Chris Cillizza says, “the danger for [Joe] Biden in this [presidential] race is clear: He runs the risk of coming off like Don Draper in a Peggy Olson world. And, unfortunately for him, there’s just not much he can do about it.” I think that’s undoubtedly true. If you’re familiar with the show Mad Men, you know what that means, and if you are not I think you can imagine. We’ve reached a moment in this country where women aren’t accepting the old rules and where men are being routinely punished for things that previous generations took for granted.
Yet, I look at the White House and I see Donald Trump in the Oval Office. I can’t concede that we’re living in a Peggy Olson world. Maybe that’s where we’re headed. Maybe we are right on the cusp of that. Maybe the outcome of the 2020 election will decide which kind of country we’re living in.
The way it looks from here, more than a year out from Election Day, there isn’t much doubt which side of that battle will be waged by the Democrats. And this is why the Democratic primaries and caucuses don’t appear to be hospitable territory for older white men who spent most of their political careers in an environment that operated by the old rules.
From this distant vantage point, it’s also not clear that the Democrats will win a battle fought along these lines. An all-out cultural battle about race and gender and human sexuality could really go either way, especially against an incumbent president fighting on the opposing side.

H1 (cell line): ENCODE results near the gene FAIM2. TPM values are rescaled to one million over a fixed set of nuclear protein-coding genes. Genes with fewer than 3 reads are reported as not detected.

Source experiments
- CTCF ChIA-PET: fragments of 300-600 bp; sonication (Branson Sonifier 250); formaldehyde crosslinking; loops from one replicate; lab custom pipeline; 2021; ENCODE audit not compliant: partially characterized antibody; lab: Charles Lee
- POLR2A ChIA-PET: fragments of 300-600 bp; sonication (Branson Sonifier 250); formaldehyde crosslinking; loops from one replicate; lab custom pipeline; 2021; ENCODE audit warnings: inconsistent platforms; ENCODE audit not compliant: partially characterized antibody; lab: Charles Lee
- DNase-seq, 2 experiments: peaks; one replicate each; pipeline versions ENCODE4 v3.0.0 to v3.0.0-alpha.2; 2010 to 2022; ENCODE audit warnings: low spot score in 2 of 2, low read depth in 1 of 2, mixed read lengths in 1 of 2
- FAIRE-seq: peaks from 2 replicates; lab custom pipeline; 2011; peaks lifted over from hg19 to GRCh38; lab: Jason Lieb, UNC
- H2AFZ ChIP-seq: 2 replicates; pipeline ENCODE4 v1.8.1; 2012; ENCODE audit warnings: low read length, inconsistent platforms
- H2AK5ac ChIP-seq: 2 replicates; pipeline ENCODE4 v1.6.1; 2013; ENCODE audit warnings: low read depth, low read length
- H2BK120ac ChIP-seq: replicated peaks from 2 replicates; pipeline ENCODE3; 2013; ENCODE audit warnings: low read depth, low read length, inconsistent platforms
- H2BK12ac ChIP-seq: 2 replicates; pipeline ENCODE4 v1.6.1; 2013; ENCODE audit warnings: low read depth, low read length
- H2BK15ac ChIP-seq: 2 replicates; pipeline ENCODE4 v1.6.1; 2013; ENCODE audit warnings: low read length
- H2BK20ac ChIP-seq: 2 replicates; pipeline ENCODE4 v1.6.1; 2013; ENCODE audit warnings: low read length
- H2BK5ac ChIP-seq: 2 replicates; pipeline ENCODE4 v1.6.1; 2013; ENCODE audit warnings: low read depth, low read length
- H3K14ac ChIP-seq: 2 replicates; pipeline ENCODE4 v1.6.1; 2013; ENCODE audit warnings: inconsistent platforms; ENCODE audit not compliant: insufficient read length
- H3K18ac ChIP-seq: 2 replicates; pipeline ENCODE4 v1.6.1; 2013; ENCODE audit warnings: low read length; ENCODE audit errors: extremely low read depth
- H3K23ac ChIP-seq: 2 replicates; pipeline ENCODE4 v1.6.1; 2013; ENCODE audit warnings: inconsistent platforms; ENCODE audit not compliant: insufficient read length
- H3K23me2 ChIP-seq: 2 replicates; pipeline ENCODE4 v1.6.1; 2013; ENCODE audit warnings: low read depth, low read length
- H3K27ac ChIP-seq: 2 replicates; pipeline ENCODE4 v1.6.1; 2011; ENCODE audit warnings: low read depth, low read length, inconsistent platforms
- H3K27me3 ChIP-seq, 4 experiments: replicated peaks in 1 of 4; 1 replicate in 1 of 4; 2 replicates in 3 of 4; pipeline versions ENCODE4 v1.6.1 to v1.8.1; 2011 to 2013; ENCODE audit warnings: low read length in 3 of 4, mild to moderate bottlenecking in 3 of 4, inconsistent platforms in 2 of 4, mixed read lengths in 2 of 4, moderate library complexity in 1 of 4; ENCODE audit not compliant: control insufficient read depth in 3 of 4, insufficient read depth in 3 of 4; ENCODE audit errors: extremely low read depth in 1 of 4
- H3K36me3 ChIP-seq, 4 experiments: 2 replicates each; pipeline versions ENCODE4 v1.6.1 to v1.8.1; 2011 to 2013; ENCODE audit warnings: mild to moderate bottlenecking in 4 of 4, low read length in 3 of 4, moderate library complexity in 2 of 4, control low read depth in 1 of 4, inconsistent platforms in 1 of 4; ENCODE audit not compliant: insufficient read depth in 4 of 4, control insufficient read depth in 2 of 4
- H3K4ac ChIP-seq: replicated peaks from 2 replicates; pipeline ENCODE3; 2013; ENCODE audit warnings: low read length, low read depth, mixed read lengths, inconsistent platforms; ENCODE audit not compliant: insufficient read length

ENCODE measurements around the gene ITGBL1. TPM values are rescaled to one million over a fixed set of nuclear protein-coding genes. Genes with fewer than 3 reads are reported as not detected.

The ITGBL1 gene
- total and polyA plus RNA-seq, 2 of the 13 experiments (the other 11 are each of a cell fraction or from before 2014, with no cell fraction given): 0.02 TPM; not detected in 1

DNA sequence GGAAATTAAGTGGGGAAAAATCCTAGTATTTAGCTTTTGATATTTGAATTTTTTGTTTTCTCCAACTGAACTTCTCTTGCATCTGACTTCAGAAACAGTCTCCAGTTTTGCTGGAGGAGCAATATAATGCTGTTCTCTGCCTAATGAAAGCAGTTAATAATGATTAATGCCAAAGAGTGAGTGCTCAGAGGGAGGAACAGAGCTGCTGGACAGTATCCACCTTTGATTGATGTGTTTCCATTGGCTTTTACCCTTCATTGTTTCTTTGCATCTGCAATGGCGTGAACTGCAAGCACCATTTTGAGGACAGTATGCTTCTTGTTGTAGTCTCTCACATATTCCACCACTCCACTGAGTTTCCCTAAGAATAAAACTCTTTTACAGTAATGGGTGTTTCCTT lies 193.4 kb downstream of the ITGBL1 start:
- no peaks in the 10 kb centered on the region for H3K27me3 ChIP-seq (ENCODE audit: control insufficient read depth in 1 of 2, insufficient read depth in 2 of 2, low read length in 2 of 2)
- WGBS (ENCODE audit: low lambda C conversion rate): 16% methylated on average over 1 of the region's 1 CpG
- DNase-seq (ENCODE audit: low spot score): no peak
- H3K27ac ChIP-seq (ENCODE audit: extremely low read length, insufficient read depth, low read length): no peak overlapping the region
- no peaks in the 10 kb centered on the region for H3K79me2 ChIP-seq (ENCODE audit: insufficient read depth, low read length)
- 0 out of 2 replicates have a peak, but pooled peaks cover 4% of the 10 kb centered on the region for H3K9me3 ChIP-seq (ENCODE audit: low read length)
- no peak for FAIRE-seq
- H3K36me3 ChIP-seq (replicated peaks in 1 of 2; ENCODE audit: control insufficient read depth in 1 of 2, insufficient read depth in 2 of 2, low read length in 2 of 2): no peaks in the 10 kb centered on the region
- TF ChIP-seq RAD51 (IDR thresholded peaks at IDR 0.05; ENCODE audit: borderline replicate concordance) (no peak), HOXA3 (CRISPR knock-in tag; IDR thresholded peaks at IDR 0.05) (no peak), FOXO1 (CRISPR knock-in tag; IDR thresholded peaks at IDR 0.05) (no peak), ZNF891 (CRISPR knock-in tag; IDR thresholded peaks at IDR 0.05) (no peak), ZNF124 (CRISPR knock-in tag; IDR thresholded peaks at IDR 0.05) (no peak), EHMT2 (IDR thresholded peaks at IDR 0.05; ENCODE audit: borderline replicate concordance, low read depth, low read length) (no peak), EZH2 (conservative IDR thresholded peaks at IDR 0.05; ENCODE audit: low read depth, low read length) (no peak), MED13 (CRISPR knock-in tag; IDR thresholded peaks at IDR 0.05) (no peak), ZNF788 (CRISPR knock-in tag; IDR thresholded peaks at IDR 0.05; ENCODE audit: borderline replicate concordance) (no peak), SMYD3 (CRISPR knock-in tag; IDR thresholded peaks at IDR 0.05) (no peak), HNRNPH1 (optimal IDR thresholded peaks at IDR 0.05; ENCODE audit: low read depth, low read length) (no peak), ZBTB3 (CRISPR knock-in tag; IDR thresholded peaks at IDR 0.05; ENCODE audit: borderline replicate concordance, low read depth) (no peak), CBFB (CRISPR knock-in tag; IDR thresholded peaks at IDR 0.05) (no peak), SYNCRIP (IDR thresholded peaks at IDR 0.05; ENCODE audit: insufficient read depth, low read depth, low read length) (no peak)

The Democrats seem to want to focus more on kitchen table issues, especially health care. It’s the Republicans who want to make the election about whether black athletes stand for the national anthem or non-white immigrants are committing heinous crimes. They’re running unapologetically to take away reproductive choice and on divisive issues like transgender bathrooms. They seem to think they can win a cultural battle. They don’t want to fight about health care, as can been seen by the extremely negative reaction from congressional Republicans to the administration’s choice to oppose the Affordable Care Act in court.
In truth, the campaign will be about all of these things and many other topics too, but it’s not clear to me that the Democrats want the campaign to be primarily about getting a verdict on whether this is a Don Draper or a Peggy Olson world. They might want it to be about a return to sense of normalcy and competency, because they’d almost surely win that battle.
Like every other Democratic aspirant to the White House, Biden has his pros and cons. He has some pretty obvious weaknesses, especially as a candidate for the Democratic nomination. He’s also a great contrast to Trump in almost every respect. It could be that there is one respect in which they are not different enough, but that will be up to Democratic voters to decide.